The measurement conditions were 270.05 MHz resonance frequency and 45° pulse (pulse width, 6.8 μsec.), 32K data points, observed spectrum width 4000 Hz, pulse width 3 sec., the number of integration times being 8 to 10 (see K. Mullen and P. S. Precosin, "Fourier Transform NMR Techniques, Academic Press. Inc. (London) Ltd. (1976), T. C. Farrar and E. D. Becker, "Pulse and Fourier Transform NMR", Academic Press Inc. (London) Ltd. (1971), for pulse Fourier transform proton NMR units).
The identification of various type of bonding hydrogens in the proton NMR spectrum was determined on the basis of the chemical shift (δ) defined by the following formula
Hr and Hs in the formula stand for the resonance frequency of the sample and that of TMS, respectively. Although the value δ itself is dimensionless, it is usually expressed as ppm because it stands for parts per million shift of the resonance frequency relative to the value of TMS being zero.
FIG. 3 shows the typical example of the NMR spectrum of QIF-CP and the hydrogenated oil thereof, these oils being a mixture of numerous compounds centered by the condensed ring aromatic hydrocarbons and being sorted into the following four groups and each with the specific range of the δ value with respect to the various bonding modes of the hydrogens. According to the present invention, spectral positions of pure model substances are set on the basis of the Literature by K. D. Bartie et al (Fuel, vol. 44, 109 (1965); Fuel, vol. 54, 226 (1975); Chem. Ind., vol. 5,313 (1975); Anal. Chem. vol. 51,2189 (1979) and Maekawa et al, Nikkashi, No. 6,908(1980).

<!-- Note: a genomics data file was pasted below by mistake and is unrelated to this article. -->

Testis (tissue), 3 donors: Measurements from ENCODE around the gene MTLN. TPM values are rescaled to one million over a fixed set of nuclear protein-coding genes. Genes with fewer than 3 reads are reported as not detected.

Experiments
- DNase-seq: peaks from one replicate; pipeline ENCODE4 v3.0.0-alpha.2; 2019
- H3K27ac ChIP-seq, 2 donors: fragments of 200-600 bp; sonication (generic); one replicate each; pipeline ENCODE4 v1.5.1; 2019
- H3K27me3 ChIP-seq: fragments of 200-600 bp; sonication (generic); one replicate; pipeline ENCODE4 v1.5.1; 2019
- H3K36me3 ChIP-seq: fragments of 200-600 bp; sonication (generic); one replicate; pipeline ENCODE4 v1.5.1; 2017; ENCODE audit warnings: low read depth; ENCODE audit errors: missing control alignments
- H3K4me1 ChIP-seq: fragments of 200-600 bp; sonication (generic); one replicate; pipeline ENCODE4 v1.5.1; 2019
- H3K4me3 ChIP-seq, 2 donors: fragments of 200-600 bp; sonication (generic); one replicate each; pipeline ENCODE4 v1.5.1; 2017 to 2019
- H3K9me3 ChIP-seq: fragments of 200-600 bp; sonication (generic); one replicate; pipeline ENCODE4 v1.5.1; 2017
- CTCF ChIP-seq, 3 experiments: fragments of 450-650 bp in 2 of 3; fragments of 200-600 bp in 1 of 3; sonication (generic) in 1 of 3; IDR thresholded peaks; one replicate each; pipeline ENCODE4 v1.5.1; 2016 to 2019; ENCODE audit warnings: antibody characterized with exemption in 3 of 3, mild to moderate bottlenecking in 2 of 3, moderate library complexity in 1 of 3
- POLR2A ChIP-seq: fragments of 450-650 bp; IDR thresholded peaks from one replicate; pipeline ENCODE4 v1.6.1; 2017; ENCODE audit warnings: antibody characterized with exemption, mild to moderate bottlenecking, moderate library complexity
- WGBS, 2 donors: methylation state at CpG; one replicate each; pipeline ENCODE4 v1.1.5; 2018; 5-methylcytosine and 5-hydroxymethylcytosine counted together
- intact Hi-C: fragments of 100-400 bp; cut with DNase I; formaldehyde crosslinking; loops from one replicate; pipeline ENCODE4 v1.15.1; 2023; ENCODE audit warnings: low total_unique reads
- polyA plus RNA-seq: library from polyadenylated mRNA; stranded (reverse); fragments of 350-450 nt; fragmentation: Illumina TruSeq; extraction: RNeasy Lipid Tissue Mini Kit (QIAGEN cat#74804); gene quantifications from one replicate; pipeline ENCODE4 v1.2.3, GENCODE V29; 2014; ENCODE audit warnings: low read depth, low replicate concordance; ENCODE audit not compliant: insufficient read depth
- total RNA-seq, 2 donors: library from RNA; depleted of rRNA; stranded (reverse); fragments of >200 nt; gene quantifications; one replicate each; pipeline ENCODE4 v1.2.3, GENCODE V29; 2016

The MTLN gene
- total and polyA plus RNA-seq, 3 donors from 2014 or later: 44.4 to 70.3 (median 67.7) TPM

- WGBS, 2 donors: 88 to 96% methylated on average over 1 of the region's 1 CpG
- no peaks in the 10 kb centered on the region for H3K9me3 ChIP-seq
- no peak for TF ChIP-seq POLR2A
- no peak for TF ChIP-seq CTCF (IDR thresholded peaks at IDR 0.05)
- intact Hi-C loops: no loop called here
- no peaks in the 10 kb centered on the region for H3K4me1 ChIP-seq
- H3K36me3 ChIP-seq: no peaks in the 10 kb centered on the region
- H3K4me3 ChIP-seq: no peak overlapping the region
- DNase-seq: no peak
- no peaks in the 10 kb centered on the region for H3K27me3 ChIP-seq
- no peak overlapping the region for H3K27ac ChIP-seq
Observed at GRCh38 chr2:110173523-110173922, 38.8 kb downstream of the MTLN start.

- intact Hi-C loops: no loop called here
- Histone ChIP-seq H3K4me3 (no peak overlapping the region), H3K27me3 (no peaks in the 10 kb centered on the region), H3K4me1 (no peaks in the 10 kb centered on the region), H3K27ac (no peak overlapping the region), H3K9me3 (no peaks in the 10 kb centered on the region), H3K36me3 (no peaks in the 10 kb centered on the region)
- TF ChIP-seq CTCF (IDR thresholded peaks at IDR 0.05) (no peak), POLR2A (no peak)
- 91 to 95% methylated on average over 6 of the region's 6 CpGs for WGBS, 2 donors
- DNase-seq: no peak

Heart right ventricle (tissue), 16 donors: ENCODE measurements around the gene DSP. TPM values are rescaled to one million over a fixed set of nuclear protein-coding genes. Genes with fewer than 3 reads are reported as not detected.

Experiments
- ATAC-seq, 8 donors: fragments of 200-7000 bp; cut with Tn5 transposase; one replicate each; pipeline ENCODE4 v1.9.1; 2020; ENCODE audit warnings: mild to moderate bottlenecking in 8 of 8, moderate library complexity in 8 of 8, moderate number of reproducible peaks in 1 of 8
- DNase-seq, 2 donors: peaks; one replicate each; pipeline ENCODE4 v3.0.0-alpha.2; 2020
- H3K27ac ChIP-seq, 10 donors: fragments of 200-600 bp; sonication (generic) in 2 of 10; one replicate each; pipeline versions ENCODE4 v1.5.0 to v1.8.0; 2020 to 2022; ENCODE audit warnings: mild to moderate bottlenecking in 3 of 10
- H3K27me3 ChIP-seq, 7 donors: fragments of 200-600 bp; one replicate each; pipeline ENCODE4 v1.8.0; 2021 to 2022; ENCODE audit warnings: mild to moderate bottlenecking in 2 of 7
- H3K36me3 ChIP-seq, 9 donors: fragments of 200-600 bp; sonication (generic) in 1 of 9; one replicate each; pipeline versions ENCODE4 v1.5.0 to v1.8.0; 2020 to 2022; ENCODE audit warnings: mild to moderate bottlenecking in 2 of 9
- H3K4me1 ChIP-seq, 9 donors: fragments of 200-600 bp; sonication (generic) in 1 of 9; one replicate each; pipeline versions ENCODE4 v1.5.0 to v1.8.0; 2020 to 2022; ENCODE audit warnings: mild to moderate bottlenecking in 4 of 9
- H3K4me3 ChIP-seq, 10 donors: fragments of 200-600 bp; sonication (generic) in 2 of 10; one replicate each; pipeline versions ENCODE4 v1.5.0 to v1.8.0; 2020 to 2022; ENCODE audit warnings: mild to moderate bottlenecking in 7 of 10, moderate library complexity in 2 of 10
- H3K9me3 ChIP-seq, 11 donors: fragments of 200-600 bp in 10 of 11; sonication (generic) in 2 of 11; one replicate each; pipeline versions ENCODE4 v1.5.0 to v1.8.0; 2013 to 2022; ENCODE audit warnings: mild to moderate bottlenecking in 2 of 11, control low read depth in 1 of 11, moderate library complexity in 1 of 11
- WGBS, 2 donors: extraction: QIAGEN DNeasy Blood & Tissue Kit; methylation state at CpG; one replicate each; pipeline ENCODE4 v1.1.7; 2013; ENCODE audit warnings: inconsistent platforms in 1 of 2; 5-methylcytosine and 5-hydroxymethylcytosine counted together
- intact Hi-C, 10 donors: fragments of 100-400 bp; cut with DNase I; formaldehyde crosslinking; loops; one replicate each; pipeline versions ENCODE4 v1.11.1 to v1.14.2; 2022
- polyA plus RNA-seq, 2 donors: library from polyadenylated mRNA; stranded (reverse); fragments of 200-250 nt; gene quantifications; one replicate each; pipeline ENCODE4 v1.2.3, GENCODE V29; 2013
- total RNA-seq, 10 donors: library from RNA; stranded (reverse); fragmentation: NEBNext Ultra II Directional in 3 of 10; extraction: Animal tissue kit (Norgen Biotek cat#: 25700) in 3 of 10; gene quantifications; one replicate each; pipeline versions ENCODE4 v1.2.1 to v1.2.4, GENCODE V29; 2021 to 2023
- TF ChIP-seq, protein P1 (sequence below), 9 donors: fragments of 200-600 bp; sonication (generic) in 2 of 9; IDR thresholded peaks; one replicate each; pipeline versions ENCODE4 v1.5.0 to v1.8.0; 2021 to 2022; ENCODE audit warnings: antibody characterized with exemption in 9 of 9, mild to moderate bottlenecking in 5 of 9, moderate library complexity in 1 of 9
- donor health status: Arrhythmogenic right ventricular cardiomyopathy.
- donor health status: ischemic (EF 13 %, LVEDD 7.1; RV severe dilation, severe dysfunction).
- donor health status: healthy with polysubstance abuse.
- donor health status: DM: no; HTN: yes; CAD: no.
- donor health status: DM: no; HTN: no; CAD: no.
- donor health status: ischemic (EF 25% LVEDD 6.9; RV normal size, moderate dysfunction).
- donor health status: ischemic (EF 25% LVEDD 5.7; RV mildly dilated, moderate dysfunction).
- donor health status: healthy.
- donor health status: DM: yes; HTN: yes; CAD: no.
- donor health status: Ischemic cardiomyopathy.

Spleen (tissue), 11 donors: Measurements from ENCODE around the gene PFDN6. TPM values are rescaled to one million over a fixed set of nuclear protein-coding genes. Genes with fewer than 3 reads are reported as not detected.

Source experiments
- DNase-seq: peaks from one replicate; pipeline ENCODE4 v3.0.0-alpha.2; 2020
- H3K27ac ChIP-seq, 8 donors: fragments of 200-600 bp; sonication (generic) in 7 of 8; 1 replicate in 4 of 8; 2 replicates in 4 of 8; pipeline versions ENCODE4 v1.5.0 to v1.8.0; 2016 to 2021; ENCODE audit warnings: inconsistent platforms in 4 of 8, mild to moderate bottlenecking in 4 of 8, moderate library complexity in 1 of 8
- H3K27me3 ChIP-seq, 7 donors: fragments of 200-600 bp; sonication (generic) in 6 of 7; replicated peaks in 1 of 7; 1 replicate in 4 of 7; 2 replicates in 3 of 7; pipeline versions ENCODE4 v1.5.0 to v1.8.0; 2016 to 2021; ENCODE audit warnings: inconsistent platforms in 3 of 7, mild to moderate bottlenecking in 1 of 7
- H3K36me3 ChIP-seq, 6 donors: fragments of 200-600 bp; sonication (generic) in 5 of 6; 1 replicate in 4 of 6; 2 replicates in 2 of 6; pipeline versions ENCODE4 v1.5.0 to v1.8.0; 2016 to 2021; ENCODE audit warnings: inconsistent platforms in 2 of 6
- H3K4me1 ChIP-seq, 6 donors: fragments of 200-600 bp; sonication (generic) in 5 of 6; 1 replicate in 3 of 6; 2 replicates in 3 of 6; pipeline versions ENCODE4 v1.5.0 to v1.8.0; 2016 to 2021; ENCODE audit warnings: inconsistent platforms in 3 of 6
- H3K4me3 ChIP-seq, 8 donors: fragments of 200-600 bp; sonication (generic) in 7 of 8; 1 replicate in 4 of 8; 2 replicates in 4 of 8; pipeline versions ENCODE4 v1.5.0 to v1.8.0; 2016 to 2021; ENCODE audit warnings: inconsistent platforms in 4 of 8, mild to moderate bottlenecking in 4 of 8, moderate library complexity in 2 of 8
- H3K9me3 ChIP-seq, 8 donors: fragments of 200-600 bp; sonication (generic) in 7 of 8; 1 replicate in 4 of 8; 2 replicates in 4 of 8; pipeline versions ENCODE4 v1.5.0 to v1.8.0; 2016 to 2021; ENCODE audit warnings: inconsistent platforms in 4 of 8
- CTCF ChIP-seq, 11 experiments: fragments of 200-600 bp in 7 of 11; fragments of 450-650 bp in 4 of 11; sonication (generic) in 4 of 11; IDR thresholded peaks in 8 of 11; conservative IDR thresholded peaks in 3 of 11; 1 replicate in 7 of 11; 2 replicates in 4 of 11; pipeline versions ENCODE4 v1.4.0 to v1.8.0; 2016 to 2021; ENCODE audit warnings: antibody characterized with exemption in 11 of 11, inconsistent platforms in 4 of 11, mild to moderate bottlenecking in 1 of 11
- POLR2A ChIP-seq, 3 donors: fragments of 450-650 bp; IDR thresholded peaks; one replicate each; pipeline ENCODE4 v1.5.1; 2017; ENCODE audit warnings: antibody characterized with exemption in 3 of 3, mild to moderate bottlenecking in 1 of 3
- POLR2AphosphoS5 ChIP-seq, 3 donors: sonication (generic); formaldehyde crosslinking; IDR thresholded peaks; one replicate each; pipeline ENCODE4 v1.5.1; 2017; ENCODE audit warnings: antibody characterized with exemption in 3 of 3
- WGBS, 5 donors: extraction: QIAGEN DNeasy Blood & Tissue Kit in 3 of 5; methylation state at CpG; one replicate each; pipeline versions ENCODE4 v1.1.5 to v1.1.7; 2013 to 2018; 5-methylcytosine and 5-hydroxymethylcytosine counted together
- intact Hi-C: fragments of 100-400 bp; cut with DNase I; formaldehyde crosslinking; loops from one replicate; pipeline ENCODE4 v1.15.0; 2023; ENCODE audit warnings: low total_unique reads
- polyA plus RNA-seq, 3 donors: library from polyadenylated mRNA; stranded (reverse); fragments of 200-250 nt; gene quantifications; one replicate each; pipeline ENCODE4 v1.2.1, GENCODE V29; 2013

______________________________________Range of δ (ppm) Symbol Hydrogen Bonding______________________________________0.5-1.0 Hγ Terminal methyl-group of paraffin or hydrogen at the gamma or more higher position of side chain adjacent to aromatic ring1.0-2.0 Hβ Hydrogen bonding to methylene group at the β or more higher position of the side chain adjacent to the aromatic ring or hydrogen bonding to the methylene or methine group of paraffins. Hydrogen bonding to the naphthene compounds or hydrogen bonding to the naphthene ring at the β or more higher position adjacent to the aromatic ring2.0-4.2 Hα Hydrogen bonding to methyl group of side chain at the alpha position adjacent of aromatic ring. Hydrogen bonding to the methylene or methine group of the side chain at the alpha position adjacent to aromatic ring or hydrogen bonding to the naphthene ring at the alpha position adjacent to aromatic ring6.2-9.2 Ha Hydrogen bonding to aromatic ring______________________________________